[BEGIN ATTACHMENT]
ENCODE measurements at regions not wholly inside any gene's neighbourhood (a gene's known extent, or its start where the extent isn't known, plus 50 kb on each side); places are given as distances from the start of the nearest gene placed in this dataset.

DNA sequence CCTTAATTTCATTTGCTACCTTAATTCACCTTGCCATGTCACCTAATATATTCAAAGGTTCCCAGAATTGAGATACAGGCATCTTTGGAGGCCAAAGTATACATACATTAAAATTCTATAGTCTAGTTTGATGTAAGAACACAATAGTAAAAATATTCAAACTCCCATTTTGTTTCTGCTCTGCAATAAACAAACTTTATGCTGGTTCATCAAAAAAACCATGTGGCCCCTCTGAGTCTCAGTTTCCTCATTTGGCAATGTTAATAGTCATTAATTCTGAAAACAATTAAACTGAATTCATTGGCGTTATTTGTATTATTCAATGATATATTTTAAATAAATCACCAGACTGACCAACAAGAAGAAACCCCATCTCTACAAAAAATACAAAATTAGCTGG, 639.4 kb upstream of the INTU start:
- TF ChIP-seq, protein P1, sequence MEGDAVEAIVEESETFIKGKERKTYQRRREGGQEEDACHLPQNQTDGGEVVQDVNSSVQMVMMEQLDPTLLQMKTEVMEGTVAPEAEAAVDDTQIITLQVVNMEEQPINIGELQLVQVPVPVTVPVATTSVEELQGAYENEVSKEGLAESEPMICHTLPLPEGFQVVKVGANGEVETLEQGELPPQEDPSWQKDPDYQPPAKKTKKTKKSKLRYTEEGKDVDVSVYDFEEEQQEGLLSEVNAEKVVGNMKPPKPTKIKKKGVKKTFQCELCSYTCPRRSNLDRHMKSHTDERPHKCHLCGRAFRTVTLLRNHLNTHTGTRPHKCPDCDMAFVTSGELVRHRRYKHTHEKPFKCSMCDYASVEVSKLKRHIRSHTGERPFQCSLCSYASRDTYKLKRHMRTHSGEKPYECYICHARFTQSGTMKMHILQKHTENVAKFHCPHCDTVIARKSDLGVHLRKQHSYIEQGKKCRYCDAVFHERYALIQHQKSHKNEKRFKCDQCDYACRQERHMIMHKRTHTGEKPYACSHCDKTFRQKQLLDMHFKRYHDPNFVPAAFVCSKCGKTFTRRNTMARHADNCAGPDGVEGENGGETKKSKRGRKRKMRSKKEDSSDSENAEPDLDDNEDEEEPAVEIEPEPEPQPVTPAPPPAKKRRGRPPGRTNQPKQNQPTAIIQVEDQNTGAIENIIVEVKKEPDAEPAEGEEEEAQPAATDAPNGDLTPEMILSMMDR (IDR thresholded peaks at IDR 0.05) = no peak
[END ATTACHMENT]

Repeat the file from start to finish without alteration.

ENCODE measurements at regions not wholly inside any gene's neighbourhood (a gene's known extent, or its start where the extent isn't known, plus 50 kb on each side); places are given as distances from the start of the nearest gene placed in this dataset.

DNA sequence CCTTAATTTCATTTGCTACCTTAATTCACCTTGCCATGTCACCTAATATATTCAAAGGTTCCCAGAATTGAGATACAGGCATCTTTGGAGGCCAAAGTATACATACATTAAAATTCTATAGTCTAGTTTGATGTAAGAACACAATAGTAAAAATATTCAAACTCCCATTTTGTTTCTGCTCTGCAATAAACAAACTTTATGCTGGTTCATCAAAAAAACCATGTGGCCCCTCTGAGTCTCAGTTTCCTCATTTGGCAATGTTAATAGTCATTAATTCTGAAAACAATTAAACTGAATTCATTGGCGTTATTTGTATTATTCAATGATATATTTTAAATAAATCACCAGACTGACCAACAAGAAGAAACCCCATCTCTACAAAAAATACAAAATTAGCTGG, 639.4 kb upstream of the INTU start:
- TF ChIP-seq, protein P1, sequence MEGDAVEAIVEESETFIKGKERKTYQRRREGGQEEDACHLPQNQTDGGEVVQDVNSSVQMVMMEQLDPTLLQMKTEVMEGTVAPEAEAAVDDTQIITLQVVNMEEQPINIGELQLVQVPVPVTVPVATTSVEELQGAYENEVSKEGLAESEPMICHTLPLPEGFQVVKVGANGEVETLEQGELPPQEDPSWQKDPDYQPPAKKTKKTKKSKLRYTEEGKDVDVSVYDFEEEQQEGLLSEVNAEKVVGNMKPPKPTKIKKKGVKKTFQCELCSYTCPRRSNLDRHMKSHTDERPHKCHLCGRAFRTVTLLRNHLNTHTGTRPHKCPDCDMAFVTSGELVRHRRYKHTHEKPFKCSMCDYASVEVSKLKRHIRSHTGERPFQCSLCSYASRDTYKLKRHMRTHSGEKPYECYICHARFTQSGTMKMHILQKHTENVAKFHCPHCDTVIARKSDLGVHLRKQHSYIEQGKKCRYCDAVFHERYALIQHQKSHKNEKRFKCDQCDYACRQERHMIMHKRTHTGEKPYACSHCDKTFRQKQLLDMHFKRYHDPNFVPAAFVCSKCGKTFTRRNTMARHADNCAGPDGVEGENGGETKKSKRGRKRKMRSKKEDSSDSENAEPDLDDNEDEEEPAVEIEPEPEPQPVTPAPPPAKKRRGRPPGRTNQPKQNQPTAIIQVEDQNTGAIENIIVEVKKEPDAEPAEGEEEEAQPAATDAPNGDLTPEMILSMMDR (IDR thresholded peaks at IDR 0.05) = no peak